An unique project is helping older trans and gender diverse people find a community to bond with.
The Abundance Project leans into the tradition of using Fowlers jars to preserve fruit and vegetables when they are in abundance – so they can be shared with others or kept for leaner times.
Trans people in Victoria, Australia are coming together during two High Tea workshops to make their preserves. It will be a chance to share their stories and to make new friends.
The elders shared their stories about accepting themselves and the fun they had on the day.
‘I pickled beetroot because it’s one thing that I’ve loved all my life,’ participant Sally Conning said.
‘I mightn’t have always loved myself but I’ve always loved beetroot. I realise now I don’t try to be anything other than myself.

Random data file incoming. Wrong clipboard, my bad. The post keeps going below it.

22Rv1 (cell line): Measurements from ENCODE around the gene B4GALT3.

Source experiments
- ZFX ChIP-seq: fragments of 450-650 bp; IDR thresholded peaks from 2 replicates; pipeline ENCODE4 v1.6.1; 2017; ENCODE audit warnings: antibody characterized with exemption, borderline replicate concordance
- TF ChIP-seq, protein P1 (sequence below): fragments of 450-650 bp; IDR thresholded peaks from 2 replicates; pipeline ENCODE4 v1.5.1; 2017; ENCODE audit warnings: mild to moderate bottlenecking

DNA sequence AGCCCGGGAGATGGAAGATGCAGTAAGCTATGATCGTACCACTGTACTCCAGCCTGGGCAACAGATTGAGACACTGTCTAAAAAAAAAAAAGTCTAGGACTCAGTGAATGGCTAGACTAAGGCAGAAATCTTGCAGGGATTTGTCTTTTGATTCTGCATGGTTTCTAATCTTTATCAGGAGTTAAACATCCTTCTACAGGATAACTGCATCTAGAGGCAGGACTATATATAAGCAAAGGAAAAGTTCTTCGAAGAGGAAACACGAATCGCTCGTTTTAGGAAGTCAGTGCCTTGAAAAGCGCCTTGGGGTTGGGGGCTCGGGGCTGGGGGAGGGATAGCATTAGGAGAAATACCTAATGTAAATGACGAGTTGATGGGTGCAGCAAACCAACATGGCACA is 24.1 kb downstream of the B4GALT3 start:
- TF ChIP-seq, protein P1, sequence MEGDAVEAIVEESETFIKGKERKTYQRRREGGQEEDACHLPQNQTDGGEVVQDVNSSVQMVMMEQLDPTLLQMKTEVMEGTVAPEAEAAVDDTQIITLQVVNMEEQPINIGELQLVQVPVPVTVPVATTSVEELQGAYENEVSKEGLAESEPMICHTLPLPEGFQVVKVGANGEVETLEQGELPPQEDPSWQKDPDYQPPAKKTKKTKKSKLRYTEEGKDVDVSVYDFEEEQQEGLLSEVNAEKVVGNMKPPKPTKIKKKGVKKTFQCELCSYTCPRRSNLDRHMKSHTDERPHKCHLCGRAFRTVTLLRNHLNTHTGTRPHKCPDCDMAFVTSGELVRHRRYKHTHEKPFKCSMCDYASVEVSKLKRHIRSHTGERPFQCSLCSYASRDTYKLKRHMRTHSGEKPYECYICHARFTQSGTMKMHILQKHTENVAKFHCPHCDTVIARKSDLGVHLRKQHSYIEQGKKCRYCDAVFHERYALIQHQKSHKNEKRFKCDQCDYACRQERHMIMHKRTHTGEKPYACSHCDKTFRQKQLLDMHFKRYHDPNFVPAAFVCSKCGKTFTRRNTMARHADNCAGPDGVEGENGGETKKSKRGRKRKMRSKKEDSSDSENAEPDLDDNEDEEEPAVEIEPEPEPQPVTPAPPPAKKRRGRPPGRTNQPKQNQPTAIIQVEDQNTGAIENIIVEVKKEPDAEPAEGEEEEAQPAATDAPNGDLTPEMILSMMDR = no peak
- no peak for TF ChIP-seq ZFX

‘I’m proud of myself. I found out who I am. I am the girl I want to be.’
Strawberries were Toni Paynter’s favourite fruit and that’s why she chose to preserve them.
‘Strawberries are my favorite fruit – and the red reminds me of my work at the Fire Museum, where I first started to realise I had a story to tell,’ Paynter said.
‘I don’t worry about other people’s expectations too much anymore. I’m not ashamed of who I am any more. I feel free.’
The project was inspired by recent research on trans elders experiences of ageing and abuse.
The research spoke to a number of older trans people to discuss their experiences of ageing. It aimed to be a resource to aged care providers to help trans people live openly and comfortable.
‘We heard from TGD (trans and gender diverse) people that alongside strategies to address rights violations – there is a need to affirm TGD identities and build hope,’ said the Abundance project organizers.
‘Abundance draws on the wisdom of TGD elders to document stories and our wish is that this pantry of stories offers hope for TGD people as they age.’
Abundance is part of the 2017 Victorian Seniors Festival.